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Tennis tumult: 1971 makes 2019 look tame

Matt Zemek

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Susan Mullane - USA TODAY Sports

Some people in tennis don’t care about this next topic. Others in tennis care a lot. Regardless of what you think, it is plain that the four majors have four different final-set tiebreaker formats in 2019: The Australian Open has its extended-length tiebreaker at 6-6. Roland Garros has eschewed the tiebreaker. Wimbledon will have a tiebreaker at 12-12. The U.S. Open retains its tiebreaker at 6-6, which is shorter than the Australian Open’s version.

Those who like this setup — or at least, those who don’t lose sleep over it — view the differentiation as a manifestation of variety and originality. Those who hate this reality view it as inconsistency and an inability to put up a united front, robbing players of a streamlined and dependable experience of match play.

I’m not going to weigh in on whether this is good. I will, however — in this continuation of our series on Tennis Tumult — make note of the point that compared to 2019, the year 1971 marked an even more volatile time for the majors in terms of the tiebreaker.

The tiebreaker was introduced to the majors at the 1970 U.S. Open. Jimmy Van Alen created the breaker, which began as a first-to-five-points tiebreaker with a sudden death point at 4-4 if the two players split the first eight points. Only later did the tiebreaker become “first to seven points by two.”

Much as the Kevin Anderson-John Isner 2018 Wimbledon semifinal gave rise to the use of final-set tiebreakers in 2019, a Wimbledon marathon was the true impetus for the use of the original Van Alen tiebreaker.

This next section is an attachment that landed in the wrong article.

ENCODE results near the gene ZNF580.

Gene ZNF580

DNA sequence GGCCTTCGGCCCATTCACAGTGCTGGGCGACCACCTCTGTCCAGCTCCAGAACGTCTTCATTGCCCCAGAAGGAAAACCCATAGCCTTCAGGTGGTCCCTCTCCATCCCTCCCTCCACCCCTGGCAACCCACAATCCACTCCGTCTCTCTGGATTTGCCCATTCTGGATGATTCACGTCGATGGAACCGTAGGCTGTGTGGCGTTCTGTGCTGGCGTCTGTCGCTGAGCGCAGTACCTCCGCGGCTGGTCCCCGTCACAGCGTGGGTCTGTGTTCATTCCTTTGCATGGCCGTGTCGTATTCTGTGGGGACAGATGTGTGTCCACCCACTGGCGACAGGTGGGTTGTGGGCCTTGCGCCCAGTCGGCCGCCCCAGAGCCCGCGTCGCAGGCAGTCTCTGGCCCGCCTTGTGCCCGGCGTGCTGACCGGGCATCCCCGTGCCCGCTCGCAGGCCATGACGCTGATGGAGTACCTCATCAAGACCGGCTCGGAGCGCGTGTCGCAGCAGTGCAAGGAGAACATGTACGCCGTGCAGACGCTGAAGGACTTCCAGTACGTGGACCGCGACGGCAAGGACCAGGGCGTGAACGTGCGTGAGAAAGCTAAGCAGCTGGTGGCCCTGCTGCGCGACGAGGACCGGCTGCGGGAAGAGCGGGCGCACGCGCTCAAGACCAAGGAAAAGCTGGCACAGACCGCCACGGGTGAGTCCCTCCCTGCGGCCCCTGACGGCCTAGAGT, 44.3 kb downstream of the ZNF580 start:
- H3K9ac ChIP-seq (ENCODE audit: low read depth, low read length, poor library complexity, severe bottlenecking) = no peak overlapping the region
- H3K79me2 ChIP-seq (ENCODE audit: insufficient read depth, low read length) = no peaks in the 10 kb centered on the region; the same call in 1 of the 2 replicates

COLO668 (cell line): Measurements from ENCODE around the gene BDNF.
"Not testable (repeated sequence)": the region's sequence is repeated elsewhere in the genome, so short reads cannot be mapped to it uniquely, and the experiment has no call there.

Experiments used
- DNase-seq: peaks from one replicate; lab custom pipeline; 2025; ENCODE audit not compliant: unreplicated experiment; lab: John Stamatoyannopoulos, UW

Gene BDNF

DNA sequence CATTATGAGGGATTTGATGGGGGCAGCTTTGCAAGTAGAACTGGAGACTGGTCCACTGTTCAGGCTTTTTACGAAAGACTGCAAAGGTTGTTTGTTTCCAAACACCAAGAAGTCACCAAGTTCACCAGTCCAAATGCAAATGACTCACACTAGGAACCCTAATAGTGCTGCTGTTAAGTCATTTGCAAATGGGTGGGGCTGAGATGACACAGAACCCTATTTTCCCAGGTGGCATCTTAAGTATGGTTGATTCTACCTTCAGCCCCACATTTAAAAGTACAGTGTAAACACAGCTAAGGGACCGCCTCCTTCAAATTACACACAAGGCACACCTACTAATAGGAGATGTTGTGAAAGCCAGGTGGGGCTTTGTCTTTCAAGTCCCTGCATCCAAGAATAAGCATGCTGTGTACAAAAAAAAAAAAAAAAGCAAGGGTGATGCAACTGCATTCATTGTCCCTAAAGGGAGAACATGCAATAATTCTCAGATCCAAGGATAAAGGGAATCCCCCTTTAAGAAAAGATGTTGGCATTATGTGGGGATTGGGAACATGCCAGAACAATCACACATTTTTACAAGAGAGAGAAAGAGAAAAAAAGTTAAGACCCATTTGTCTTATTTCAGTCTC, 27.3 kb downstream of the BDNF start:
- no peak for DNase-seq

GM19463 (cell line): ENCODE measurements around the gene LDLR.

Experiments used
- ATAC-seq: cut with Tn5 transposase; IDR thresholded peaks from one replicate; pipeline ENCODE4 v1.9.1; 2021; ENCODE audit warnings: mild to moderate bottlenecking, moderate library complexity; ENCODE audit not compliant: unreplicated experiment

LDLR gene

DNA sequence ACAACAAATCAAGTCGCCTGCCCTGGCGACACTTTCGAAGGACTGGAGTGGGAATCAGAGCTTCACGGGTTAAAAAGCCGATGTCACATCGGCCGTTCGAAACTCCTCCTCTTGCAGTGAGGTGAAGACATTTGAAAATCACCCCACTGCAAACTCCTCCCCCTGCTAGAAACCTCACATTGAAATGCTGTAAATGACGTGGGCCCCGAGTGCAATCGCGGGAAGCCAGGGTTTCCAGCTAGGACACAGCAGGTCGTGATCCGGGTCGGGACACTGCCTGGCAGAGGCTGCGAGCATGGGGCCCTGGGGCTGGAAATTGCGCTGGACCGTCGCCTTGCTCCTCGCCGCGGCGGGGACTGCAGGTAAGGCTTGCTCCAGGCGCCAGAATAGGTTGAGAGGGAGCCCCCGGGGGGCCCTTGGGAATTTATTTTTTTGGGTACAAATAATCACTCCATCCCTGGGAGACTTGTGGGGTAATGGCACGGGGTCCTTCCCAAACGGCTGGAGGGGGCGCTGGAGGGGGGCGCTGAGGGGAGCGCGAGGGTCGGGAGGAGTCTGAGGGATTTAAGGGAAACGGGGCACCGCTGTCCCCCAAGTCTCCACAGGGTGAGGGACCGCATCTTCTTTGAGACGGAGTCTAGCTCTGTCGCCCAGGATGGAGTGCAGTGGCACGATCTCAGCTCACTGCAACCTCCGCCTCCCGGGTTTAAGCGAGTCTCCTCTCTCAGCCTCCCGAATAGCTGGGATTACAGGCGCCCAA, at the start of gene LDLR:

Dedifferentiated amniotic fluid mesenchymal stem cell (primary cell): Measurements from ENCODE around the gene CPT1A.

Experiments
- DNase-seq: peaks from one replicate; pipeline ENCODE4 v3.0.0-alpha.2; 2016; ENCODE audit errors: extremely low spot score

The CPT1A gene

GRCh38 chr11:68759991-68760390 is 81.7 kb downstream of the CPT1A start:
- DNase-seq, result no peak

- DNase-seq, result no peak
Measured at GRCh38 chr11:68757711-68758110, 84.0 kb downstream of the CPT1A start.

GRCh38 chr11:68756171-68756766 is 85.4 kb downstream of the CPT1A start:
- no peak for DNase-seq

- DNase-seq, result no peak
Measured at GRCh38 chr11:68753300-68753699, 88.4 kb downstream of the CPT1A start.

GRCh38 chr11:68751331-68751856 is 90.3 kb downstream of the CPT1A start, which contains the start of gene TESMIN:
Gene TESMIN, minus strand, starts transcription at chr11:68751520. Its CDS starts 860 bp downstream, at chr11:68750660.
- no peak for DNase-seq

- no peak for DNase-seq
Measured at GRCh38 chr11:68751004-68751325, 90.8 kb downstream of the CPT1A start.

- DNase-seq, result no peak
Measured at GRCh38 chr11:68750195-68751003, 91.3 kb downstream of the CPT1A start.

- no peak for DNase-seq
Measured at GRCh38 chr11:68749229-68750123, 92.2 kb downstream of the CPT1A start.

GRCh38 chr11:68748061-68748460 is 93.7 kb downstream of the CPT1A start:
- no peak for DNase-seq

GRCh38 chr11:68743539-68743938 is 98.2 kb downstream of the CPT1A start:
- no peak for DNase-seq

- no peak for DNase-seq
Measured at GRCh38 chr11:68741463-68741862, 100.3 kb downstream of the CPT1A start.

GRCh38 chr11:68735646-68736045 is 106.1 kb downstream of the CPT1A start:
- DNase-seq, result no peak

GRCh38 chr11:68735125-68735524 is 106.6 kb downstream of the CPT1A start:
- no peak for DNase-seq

In 1969, Pancho Gonzales outlasted Charlie Pasarell in a true epic: 22-24, 1-6, 16-14, 6-3, 11-9. The last set went long, but the third set and especially the first were extremely long as well. 46 games in an opening set? 30 in a third set? The two men played 112 games!

The Anderson-Isner match 49 years later: “only” 99 games.

It made complete sense for the tiebreaker to be introduced, in order to spare players the complete exhaustion Gonzales and Pasarell played through in their 1969 Wimbledon mind-bender.

So, what did the majors do in 1971 after the U.S. Open took the tiebreaker plunge?

Roland Garros didn’t use any tiebreakers — like 2019, but worse: no tiebreakers in ALL sets, just not final sets.

Wimbledon — somewhat like 2019 with the 12-12 breaker instead of a 6-6 breaker — insisted on a tiebreaker in an expanded-set format. Wimbledon waited until 8-8 in 1971 to play a tiebreaker. What was 7-6 at the U.S. Open was 9-8 at Wimbledon.

Roland Garros continued one more year in 1972 without tiebreakers before adopting a 6-6 breaker in 1973.

Wimbledon didn’t let go of the 8-8 tiebreaker until 1979. It is worth noting that NBC televised the men’s final live to the United States in 1979. Was the downscaling of the tiebreaker from 8-8 to 6-6 based on that fact? I don’t know, but it wouldn’t have been the first time that TV influenced a sporting event’s format change.

When one makes the simple realization that tennis still allowed 8-8 sets at one major (Wimbledon) and allowed endless-length sets at another (Roland Garros), this complete lack of consistency is more severe than our 2019 reality.

As far as tiebreakers go, 1971 was objectively a more unsettled and uncertain year than 2019… which is saying something.

Matt Zemek is the co-editor of Tennis With An Accent with Saqib Ali. Matt is the lead writer for the site and helps Saqib with the TWAA podcast, produced by Radio Influence at radioinfluence.com. Matt has written professionally about men's and women's tennis since 2014 for multiple outlets: Comeback Media, FanRagSports, and independently at Patreon, where he maintains a tennis site. You can reach Matt by e-mail: mzemek@hotmail.com. You can find him on Twitter at @mzemek.

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